A Revolutionary Court in Iran has ruled against fourteen activists who had protested mismanagement and corruption in the clergy-dominated country last November. Some of the protesters are sentenced to one to five years in jail.
Announcing the verdicts, a Telegram channel in Iran reported on Saturday, August 22, that prominent pro-reform political activist, Mehdi Mahmoudian, was sentenced to five years in prison, while his comrades, former members of Iran's parliament, Ali Shakouri Rad and Mohsen Armin, the son of an imprisoned dissident, Mohammad Hossein Karroubi, Qorban Behzadian Nejad, and a former Tehran city councilor Ms. Sediqeh Vasmaqi, were each sentenced to one year behind bars.
In a statement in 2019, 77 political activists had called for, "The indiscriminate firing of a rifle procured through public treasury to defend ordinary and unarmed citizens who poured into the streets to express their protest and anger, is a crime--- a crime that the law and the judiciary should not hesitate for a moment in pursuing its initiators, commanders, and perpetrators."
The widespread mid-November protests that rocked the Islamic Republic in more than 100 cities and 28 out of 31 provinces of Iran were triggered by an overnight three-fold increase in gasoline prices in the oil-rich country.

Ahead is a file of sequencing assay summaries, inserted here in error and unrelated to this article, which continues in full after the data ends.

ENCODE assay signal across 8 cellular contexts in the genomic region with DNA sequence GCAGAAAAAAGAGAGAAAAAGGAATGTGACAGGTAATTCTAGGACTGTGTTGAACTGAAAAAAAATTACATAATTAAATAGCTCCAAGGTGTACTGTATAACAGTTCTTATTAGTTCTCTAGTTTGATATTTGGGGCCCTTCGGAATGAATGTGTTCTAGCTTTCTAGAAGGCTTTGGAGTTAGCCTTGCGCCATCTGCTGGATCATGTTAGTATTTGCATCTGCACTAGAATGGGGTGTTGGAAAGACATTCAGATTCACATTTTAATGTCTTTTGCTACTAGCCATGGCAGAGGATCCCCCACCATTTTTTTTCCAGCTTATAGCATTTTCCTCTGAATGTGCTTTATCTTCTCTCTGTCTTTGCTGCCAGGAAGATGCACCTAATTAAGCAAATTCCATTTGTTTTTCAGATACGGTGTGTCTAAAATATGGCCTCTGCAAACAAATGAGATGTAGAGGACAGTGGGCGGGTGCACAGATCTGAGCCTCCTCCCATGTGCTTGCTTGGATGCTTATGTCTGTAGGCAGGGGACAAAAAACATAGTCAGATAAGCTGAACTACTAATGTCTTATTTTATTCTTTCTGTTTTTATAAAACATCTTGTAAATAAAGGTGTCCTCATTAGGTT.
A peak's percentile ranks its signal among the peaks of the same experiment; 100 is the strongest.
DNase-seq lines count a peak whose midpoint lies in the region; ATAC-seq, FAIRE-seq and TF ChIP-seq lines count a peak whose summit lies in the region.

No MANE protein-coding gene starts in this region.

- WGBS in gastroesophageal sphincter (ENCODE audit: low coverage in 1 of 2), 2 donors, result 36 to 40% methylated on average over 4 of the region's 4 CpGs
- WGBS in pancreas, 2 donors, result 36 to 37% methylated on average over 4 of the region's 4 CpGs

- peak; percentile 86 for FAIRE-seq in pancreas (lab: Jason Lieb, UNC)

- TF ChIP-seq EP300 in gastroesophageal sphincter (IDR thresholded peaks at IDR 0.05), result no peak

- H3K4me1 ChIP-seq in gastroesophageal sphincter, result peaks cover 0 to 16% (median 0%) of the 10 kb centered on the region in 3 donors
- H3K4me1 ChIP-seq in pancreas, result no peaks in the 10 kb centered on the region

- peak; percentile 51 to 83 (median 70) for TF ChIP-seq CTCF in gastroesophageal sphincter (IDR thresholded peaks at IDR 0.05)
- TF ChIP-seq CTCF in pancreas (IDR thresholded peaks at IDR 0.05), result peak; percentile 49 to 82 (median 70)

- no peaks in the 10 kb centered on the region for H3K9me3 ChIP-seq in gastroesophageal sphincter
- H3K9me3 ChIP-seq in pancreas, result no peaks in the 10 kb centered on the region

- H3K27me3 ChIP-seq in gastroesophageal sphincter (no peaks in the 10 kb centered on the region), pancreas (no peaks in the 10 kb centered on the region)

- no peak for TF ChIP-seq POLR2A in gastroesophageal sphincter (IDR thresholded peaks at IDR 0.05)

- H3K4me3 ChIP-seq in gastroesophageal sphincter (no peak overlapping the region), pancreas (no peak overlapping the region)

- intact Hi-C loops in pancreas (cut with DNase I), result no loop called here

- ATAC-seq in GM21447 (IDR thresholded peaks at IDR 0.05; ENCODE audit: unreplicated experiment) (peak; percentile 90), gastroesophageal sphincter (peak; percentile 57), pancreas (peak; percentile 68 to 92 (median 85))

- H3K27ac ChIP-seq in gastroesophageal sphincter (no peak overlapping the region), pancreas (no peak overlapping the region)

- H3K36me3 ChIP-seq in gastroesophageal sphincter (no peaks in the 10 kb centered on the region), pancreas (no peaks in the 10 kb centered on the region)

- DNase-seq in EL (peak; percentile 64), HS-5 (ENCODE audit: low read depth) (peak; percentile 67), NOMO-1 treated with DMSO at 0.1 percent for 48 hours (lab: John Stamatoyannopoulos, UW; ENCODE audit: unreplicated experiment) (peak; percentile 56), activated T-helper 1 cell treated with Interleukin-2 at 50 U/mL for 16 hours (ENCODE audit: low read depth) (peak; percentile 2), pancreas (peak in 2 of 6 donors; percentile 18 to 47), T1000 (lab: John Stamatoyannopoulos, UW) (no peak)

In an unprecedented violent response, the Islamic Republic security forces backed by Special Units, the Islamic Revolution Guards Corps members, and plainclothesmen stepped in and brutally suppressed the uprising.
However, the Islamic Republic's authorities have not yet officially announced the death toll related to the riots. Nonetheless, Reuters says police and other security forces indiscriminately killed at least 1,500 people during the four-day-long protest rallies.
Mahmoudian who received the longest sentence believes that he received four additional years because of his call for holding a "candle-lit" gathering to pay homage to the victims of a Ukraine International Airlines (UIA) passenger plane that was downed by the IRGC missiles on January 8 over Tehran, killing all 176, including several children, onboard.
It took the Islamic Republic 72 hours to admit its responsibility for downing the doomed plane.
Seven months after the disaster, the Islamic Republic's judicial and military authorities have not yet published any report identifying and prosecuting the perpetrator and others responsible for firing the deadly missiles.